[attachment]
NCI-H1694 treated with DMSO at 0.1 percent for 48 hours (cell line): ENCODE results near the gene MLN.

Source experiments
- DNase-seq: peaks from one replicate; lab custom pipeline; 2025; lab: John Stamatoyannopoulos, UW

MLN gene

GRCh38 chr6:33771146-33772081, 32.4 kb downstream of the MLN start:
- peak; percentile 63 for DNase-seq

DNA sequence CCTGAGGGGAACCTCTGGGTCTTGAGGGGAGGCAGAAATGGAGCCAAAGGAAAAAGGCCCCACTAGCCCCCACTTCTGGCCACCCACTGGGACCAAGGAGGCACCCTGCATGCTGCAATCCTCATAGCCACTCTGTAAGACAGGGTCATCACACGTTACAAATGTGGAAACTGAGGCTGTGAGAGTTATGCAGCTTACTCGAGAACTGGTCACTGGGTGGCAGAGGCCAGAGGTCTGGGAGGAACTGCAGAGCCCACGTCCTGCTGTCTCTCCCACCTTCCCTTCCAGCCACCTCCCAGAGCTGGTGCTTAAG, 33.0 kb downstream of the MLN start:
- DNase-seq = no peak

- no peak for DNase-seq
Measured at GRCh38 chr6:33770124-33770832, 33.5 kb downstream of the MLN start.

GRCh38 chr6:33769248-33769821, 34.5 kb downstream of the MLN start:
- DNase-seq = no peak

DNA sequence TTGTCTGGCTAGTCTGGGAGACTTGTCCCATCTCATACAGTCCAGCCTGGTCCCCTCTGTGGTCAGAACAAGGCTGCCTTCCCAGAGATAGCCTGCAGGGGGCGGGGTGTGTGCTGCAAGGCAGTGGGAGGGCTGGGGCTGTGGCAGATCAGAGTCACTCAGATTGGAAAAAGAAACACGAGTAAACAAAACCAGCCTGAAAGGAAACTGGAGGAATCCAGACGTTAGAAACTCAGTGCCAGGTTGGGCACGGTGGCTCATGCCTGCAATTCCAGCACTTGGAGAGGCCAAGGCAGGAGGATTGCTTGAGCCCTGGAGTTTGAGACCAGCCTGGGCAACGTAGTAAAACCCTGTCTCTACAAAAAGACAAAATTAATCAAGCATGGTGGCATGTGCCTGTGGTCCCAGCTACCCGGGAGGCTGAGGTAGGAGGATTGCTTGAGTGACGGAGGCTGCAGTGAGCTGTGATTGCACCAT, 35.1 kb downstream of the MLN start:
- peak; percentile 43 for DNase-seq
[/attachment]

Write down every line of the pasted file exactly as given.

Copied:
NCI-H1694 treated with DMSO at 0.1 percent for 48 hours (cell line): ENCODE results near the gene MLN.

Source experiments
- DNase-seq: peaks from one replicate; lab custom pipeline; 2025; lab: John Stamatoyannopoulos, UW

MLN gene

GRCh38 chr6:33771146-33772081, 32.4 kb downstream of the MLN start:
- peak; percentile 63 for DNase-seq

DNA sequence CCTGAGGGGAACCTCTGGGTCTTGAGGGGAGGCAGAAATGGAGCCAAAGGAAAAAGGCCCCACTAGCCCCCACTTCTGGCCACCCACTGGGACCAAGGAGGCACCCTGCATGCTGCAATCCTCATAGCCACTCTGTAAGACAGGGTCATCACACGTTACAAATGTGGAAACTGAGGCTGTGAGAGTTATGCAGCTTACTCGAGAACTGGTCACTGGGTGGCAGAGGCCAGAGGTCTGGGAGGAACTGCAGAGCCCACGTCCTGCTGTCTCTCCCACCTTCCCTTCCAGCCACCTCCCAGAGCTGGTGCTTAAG, 33.0 kb downstream of the MLN start:
- DNase-seq = no peak

- no peak for DNase-seq
Measured at GRCh38 chr6:33770124-33770832, 33.5 kb downstream of the MLN start.

GRCh38 chr6:33769248-33769821, 34.5 kb downstream of the MLN start:
- DNase-seq = no peak

DNA sequence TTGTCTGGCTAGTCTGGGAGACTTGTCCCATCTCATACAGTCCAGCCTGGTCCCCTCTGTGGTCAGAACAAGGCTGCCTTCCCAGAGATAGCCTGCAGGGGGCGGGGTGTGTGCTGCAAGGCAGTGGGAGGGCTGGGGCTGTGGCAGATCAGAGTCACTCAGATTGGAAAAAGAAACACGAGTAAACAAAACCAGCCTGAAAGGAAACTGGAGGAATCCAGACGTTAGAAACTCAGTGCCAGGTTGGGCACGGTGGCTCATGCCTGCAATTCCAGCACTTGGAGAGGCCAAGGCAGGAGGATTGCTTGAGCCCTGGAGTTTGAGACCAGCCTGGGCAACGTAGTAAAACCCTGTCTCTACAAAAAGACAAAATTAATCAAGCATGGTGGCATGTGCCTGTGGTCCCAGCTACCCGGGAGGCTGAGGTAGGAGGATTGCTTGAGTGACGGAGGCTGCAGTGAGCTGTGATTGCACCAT, 35.1 kb downstream of the MLN start:
- peak; percentile 43 for DNase-seq